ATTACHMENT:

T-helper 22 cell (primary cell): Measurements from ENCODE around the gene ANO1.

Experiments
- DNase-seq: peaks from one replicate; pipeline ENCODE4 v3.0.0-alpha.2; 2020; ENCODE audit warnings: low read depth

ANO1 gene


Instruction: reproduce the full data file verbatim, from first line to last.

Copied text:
T-helper 22 cell (primary cell): Measurements from ENCODE around the gene ANO1.

Experiments
- DNase-seq: peaks from one replicate; pipeline ENCODE4 v3.0.0-alpha.2; 2020; ENCODE audit warnings: low read depth

ANO1 gene